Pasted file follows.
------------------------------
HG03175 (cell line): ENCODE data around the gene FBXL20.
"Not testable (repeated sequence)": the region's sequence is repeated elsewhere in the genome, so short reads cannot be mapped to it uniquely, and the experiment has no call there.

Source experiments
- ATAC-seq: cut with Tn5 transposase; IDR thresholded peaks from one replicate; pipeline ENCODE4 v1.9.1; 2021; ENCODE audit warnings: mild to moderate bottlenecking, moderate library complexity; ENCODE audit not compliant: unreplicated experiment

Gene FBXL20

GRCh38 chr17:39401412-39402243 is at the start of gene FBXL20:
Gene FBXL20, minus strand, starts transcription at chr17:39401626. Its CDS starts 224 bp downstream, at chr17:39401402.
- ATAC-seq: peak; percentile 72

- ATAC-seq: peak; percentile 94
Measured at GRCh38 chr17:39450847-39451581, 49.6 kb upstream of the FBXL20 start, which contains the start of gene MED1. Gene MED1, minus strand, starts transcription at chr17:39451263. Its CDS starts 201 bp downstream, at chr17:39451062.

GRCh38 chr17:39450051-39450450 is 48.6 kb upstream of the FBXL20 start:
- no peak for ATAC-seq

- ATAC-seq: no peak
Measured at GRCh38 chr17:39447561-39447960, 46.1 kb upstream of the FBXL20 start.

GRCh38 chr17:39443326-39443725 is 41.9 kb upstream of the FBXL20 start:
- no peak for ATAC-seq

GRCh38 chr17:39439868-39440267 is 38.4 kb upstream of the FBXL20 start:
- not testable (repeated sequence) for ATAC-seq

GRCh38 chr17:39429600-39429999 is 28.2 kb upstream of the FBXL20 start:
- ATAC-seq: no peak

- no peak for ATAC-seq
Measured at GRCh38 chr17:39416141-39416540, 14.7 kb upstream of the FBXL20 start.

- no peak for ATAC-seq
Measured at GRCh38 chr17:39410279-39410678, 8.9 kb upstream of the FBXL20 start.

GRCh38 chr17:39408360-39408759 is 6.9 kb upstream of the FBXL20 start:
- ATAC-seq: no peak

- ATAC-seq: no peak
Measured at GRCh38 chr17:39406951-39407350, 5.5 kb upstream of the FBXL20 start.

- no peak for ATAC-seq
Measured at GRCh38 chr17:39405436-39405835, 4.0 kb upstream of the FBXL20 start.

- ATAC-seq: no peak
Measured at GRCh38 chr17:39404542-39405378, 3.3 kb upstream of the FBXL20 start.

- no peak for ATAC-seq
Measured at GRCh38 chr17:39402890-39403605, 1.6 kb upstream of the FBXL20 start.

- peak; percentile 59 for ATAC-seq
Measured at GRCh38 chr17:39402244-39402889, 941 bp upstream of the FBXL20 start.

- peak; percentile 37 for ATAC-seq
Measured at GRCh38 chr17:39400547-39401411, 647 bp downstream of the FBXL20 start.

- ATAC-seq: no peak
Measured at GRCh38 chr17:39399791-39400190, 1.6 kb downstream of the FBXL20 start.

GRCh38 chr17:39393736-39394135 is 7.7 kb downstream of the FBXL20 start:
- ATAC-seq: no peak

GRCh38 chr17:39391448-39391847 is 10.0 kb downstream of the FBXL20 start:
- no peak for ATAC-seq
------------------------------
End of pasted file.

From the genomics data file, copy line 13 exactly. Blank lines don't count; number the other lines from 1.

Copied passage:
- ATAC-seq: no peak